This Day In History: 1915-02-19

Regimental history records that the 2nd Battalion: “ had become the recipients of a most kindly and generous token of the  friendship existing since 1857 between the 60th Rifles (King’s Royal Rifle Corps) and the 2nd Goorkhas, of the valued gift by the former Regiment of £100 towards ameliorating any distress which had fallen to our men and their families. This further proof of the strong bond of friendship between the two Regiments could not be but an extra incentive to our efforts in the cause for which the British Army was fighting”.

Link to Correspondence?:

From the. 60th Rifles Aid society, the Rifle Depot, Winchester, 19 February 1915

“Sir

The Vice Patrons and Executive. Committee of this society desire me to write – as it may be some gratification to your gallant Riflemen in the trenches, little though it be – to say that the sum of £100 has been granted by the King’s Royal Rifles Branch of this Society for use in any way you think best at the time as it is feared there must be some distress in the ranks of your Battalion. I am to assure you that all ranks of the King’s Royal Rifles follow with the greatest interest the doing s of their sister Regiment, whose Riflemen have proved themselves worthy successors of the heroes of the Mutiny.

We deeply regret the loss of so many valuable and gallant lives both in officers and. Riflemen.

Kindly accept this gift in the spirit in which it is tendered, and it is hoped the friendship of the two Regiments cemented at Delhi may continue for all time.

Messrs Cox & o have remitted the amount through their Indian branch to the Regimental HQ at Dehra Doon.

I have the honour to be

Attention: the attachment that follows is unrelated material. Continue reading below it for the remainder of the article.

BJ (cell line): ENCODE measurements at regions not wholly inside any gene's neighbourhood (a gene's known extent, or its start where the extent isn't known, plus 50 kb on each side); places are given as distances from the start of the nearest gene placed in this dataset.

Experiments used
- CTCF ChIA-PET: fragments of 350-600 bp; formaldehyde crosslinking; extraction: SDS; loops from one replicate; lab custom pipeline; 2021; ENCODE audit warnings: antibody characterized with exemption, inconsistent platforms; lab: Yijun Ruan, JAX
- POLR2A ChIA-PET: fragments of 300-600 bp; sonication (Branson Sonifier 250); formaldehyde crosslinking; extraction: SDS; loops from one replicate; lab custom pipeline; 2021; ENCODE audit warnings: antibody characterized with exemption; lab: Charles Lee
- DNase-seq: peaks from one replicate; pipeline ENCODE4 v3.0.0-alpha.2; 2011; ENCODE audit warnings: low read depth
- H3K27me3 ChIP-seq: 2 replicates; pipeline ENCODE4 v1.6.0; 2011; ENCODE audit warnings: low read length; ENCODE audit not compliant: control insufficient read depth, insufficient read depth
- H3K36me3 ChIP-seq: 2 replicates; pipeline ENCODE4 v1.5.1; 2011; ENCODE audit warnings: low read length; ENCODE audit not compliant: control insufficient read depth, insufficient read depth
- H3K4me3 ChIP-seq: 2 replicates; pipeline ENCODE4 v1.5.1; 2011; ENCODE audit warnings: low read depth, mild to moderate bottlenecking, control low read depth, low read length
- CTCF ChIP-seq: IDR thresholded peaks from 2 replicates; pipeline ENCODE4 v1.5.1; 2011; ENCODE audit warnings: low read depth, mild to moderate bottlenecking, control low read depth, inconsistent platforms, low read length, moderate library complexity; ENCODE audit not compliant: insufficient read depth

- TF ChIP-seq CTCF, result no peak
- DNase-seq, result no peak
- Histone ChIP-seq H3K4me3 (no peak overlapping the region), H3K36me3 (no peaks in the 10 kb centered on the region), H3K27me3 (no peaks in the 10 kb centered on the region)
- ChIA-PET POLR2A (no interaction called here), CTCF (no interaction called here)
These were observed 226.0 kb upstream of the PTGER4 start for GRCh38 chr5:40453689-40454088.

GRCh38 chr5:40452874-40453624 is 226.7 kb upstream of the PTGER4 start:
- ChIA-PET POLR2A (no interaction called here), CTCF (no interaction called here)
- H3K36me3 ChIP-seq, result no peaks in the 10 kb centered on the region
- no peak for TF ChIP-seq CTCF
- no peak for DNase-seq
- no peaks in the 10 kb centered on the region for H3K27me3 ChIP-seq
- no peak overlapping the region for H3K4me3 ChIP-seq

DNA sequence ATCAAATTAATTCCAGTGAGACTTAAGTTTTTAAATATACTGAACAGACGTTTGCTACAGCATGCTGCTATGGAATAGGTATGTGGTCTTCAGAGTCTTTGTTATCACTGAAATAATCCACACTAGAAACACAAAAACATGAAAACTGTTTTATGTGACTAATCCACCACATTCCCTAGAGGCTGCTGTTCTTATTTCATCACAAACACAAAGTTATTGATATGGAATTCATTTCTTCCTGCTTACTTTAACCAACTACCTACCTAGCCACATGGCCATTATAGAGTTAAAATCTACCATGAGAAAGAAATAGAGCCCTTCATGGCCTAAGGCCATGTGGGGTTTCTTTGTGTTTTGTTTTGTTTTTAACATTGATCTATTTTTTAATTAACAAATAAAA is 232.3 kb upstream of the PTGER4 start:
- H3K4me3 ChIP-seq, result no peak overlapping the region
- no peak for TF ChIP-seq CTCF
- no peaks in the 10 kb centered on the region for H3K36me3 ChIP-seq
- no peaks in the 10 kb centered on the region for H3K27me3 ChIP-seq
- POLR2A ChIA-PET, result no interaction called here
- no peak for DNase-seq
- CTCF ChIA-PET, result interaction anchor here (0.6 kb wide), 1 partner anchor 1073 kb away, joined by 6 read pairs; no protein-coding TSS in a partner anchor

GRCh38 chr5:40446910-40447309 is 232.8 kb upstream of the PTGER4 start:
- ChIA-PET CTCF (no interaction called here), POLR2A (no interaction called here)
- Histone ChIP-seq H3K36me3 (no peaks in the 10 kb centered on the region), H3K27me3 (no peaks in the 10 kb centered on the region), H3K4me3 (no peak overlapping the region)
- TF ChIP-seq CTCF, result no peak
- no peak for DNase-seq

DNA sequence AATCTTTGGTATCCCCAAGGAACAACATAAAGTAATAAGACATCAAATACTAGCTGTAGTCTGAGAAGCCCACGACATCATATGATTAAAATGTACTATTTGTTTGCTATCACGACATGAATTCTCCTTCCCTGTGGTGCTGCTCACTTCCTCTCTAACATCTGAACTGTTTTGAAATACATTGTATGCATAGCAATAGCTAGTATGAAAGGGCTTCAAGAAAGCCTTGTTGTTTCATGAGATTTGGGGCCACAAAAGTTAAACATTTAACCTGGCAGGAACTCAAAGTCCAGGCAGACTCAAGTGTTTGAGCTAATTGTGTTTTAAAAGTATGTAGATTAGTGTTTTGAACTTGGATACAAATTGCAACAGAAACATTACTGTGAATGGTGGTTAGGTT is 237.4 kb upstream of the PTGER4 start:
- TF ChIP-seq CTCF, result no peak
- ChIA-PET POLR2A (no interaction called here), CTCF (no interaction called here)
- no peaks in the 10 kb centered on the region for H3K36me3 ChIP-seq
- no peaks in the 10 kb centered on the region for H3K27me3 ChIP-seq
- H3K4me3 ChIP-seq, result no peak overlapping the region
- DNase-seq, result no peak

Sir

Your most obedient servant

J W Dane Major (Secretary)”

 

From the 2nd Battalion. In the Field. 3 March 1915.

 

Sir

I have to thank you for your letter of 19th February which has been read to all ranks of the Battalion.

The kind action of the Society in presenting the sum of £100 towards the provident expenses of the Regiment has been deeply appreciated. No better stimulant could have been received by any Regiment. Whatever losses we suffer the esprit de corps will always remain, and with it the honoured friendship of the King’s Royal Rifles.

Our one regret is that we are not brigaded with one of your battalions, so that we could be side by side throughout the war. The men are. Not fighting for their country, but as Riflemen of the British Army, and to feel that their old comrades of the Mutiny are watching them has given them something else to link to the cause for which they are fighting.

 

Please convey to the society the hearty thanks of every man in the Regiment for its kind gift. I am sending a copy of your letter to the Adjutant of our other Battalion , which unfortunately is not with us here, that they too, may appreciate it as much as we do.

I have the honour to be

Sir

Your most obedient servant

E Corse Scott Lieut. And Adjutant.